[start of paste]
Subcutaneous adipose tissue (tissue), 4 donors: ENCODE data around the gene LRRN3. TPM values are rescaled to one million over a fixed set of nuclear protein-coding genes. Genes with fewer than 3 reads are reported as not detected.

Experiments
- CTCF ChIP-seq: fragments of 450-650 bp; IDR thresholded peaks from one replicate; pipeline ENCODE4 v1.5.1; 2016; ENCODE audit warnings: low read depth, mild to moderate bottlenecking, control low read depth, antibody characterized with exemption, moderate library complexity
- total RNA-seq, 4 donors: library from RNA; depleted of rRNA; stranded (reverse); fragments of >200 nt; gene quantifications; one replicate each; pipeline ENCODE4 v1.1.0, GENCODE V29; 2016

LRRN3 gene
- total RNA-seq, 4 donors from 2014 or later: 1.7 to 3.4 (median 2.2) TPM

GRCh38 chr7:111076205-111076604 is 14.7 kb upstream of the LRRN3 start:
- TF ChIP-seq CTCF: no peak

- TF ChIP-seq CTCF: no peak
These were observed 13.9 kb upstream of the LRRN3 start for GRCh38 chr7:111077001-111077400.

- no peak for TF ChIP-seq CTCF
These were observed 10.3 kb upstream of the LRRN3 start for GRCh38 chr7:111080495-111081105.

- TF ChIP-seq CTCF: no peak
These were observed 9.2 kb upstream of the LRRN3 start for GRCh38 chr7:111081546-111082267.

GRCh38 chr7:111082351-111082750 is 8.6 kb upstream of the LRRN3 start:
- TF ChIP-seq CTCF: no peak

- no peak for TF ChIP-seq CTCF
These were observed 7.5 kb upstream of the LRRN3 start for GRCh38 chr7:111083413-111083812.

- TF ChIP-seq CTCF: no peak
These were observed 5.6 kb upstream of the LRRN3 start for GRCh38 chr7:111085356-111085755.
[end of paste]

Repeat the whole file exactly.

Subcutaneous adipose tissue (tissue), 4 donors: ENCODE data around the gene LRRN3. TPM values are rescaled to one million over a fixed set of nuclear protein-coding genes. Genes with fewer than 3 reads are reported as not detected.

Experiments
- CTCF ChIP-seq: fragments of 450-650 bp; IDR thresholded peaks from one replicate; pipeline ENCODE4 v1.5.1; 2016; ENCODE audit warnings: low read depth, mild to moderate bottlenecking, control low read depth, antibody characterized with exemption, moderate library complexity
- total RNA-seq, 4 donors: library from RNA; depleted of rRNA; stranded (reverse); fragments of >200 nt; gene quantifications; one replicate each; pipeline ENCODE4 v1.1.0, GENCODE V29; 2016

LRRN3 gene
- total RNA-seq, 4 donors from 2014 or later: 1.7 to 3.4 (median 2.2) TPM

GRCh38 chr7:111076205-111076604 is 14.7 kb upstream of the LRRN3 start:
- TF ChIP-seq CTCF: no peak

- TF ChIP-seq CTCF: no peak
These were observed 13.9 kb upstream of the LRRN3 start for GRCh38 chr7:111077001-111077400.

- no peak for TF ChIP-seq CTCF
These were observed 10.3 kb upstream of the LRRN3 start for GRCh38 chr7:111080495-111081105.

- TF ChIP-seq CTCF: no peak
These were observed 9.2 kb upstream of the LRRN3 start for GRCh38 chr7:111081546-111082267.

GRCh38 chr7:111082351-111082750 is 8.6 kb upstream of the LRRN3 start:
- TF ChIP-seq CTCF: no peak

- no peak for TF ChIP-seq CTCF
These were observed 7.5 kb upstream of the LRRN3 start for GRCh38 chr7:111083413-111083812.

- TF ChIP-seq CTCF: no peak
These were observed 5.6 kb upstream of the LRRN3 start for GRCh38 chr7:111085356-111085755.